Skip to main content

Testing a token protected API using user-jwts

Testing a token-protected API can be a challenge. You need to have an identity and access management solution in place to get a valid access token that can be passed to your API.

.NET 7 makes this whole process easier by introducing a new command line tool; user-jwts. This allows you to generate JSON Web Tokens that can be used during development.

Let me walk you through the steps to use this new tool.

Getting started with user-jwts

I have an existing ASP.NET Core application configured to use JTW Bearer authentication:

I introduce a new endpoint that requires authorization:

Before .NET 7 to be able to test this endpoint, we need to register this API in your IAM solution and log in by providing valid credentials. Not impossible to do, but still a lot of work...

Let’s invoke the user-jwts tool:

dotnet user-jwts create

Executing this command will result in the following actions:

  • A JWT token is created and stored as a ‘user secret’ on your local machine.
  • The appsettings.development.json is updated with the necessary configuration details:

Now we can call our API by passing the generated JWT token:

curl -i -H "Authorization: Bearer {token}" https://localhost:7214/secret

If you want to create a token for a specific user and scope, you can do that as well:

dotnet user-jwts create –name Bart --scope "openid" –scope "profile"

You can find the complete example app here:

If you want to learn more, check out the documentation: Generate tokens with dotnet user-jwts | Microsoft Learn

Popular posts from this blog

XUnit - Assert.Collection

A colleague asked me to take a look at the following code inside a test project: My first guess would be that this code checks that the specified condition(the contains) is true for every element in the list.  This turns out not to be the case. The Assert.Collection expects a list of element inspectors, one for every item in the list. The first inspector is used to check the first item, the second inspector the second item and so on. The number of inspectors should match the number of elements in the list. An example: The behavior I expected could be achieved using the Assert.All method:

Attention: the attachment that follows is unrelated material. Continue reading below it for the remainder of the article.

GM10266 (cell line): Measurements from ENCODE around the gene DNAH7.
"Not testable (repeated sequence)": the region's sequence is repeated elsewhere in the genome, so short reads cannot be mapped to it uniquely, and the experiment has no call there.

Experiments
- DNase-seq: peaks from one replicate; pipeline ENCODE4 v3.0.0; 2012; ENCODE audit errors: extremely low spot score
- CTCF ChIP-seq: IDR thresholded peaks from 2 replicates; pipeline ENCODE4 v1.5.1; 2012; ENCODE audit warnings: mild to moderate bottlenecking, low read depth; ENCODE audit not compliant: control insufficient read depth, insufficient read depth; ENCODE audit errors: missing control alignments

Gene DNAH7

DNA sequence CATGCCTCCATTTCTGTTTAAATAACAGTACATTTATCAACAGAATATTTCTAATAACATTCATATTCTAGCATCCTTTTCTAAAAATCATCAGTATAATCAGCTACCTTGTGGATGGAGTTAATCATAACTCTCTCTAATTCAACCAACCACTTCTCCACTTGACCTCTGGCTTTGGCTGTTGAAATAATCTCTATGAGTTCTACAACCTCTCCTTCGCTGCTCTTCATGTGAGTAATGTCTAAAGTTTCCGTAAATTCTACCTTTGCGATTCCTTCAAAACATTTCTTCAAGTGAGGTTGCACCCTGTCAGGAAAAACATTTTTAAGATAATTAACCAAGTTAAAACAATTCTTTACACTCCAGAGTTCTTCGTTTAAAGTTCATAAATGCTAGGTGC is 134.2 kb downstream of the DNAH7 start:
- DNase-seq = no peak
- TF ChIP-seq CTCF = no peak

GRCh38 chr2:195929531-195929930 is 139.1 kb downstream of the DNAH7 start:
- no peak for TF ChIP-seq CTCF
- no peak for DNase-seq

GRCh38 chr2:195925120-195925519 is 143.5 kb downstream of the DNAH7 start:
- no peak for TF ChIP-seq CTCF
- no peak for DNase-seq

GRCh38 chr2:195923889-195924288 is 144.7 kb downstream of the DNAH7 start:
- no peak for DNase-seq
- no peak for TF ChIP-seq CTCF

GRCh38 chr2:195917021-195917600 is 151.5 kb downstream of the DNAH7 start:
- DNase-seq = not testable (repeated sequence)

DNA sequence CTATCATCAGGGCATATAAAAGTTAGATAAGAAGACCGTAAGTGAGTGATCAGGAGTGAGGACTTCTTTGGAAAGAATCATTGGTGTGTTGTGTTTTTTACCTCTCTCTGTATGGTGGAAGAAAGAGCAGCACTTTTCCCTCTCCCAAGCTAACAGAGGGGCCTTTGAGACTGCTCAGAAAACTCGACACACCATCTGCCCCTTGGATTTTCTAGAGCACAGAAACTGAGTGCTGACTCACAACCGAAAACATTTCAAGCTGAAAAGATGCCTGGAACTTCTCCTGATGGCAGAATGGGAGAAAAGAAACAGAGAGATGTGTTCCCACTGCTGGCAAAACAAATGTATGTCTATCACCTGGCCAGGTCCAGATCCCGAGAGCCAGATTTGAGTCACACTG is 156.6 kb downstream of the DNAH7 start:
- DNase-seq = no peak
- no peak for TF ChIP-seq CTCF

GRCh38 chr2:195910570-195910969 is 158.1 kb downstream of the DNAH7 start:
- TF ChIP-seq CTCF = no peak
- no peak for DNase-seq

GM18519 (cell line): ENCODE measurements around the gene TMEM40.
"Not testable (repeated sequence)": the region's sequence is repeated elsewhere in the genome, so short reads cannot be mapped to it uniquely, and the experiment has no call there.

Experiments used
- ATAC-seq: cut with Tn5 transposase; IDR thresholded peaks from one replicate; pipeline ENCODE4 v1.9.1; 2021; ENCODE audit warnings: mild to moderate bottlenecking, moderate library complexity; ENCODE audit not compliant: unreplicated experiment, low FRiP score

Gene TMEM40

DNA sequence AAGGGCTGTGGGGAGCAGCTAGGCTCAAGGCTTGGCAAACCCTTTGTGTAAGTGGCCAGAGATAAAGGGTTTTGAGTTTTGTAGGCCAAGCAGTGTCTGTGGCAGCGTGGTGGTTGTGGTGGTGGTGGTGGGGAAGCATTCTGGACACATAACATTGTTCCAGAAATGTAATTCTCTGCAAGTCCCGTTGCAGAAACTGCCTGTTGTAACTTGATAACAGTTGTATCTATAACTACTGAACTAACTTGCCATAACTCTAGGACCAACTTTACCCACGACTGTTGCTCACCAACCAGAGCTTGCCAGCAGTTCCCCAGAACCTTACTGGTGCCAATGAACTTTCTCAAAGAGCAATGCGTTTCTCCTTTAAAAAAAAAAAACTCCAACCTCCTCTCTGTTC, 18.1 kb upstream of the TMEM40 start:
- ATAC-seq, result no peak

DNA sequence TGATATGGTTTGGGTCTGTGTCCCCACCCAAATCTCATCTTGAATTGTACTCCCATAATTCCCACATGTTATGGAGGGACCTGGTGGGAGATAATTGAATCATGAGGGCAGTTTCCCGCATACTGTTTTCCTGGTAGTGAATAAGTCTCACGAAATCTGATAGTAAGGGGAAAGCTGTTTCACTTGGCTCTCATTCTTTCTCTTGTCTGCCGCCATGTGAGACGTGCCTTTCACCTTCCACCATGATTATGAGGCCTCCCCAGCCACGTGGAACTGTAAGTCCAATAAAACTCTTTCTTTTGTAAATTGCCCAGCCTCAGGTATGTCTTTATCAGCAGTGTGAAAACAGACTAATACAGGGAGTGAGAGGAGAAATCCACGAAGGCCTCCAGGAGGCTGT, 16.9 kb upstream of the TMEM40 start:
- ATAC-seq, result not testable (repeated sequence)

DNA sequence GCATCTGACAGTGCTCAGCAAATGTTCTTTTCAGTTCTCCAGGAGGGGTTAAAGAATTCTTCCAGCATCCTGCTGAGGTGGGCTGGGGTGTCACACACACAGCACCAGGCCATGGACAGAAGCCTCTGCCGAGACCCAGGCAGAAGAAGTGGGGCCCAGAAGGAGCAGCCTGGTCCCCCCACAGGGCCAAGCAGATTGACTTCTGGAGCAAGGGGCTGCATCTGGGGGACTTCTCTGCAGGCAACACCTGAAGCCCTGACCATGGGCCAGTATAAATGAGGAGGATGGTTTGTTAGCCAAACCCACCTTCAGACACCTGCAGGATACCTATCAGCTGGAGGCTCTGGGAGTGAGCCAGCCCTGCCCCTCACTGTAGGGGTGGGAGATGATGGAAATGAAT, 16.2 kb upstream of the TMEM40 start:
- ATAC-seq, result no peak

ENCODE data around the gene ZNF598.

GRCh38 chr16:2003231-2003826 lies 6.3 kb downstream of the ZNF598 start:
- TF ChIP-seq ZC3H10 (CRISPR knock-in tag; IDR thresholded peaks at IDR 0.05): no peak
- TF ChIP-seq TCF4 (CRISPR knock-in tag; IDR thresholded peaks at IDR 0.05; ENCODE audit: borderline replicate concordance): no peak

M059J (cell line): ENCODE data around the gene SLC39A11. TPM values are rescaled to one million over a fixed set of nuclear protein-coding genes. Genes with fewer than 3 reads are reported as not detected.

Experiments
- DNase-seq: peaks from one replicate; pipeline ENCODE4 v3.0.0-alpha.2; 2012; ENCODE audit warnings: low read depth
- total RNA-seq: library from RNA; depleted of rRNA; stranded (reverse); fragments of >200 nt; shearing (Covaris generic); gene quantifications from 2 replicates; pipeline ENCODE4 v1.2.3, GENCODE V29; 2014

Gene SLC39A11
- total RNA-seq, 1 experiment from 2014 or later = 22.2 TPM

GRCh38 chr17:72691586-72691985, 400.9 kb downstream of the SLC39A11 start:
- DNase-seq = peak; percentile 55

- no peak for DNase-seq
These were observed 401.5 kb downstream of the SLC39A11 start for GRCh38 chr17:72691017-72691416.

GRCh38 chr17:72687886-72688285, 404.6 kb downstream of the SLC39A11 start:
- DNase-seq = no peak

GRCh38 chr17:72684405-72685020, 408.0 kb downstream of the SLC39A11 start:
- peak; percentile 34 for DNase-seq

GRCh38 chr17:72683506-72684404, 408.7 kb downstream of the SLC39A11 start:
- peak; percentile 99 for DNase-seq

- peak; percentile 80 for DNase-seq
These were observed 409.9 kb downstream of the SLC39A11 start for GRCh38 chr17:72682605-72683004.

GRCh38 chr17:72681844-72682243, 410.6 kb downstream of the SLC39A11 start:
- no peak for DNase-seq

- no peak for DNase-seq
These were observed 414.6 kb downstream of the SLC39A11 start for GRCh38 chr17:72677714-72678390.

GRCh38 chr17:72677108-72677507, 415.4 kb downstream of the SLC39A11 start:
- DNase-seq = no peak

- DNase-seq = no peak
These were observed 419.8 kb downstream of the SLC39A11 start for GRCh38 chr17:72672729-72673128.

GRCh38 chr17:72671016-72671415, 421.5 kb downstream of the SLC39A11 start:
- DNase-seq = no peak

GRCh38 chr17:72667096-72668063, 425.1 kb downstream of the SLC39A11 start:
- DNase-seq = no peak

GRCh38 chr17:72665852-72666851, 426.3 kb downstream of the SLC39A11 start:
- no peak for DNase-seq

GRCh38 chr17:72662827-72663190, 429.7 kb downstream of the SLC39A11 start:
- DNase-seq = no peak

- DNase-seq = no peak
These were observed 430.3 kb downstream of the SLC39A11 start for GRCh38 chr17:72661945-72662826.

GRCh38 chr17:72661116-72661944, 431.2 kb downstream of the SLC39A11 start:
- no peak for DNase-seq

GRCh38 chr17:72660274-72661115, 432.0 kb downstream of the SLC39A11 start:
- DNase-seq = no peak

Azure DevOps/ GitHub emoji

I’m really bad at remembering emoji’s. So here is cheat sheet with all emoji’s that can be used in tools that support the github emoji markdown markup: All credits go to rcaviers who created this list.

Angular --deploy-url and --base-href

As long you are running your Angular application at a root URL (e.g. ) you don’t need to worry that much about either the ‘--deploy-url’ and ‘--base-href’ parameters. But once you want to serve your Angular application from a server sub folder(e.g. ) these parameters become important. --base-href If you deploy your Angular app to a subfolder, the ‘--base-href’ is important to generate the correct routes. This parameter will update the <base href> tag inside the index.html. For example, if the index.html is on the server at /angularapp/index.html , the base href should be set to <base href="/angularapp/"> . More information: --deploy-url A second parameter that is important is ‘--deploy-url’. This parameter will update the generated url’s for our assets(scripts, css) inside the index.html. To make your assets available at /angularapp/, the deploy url should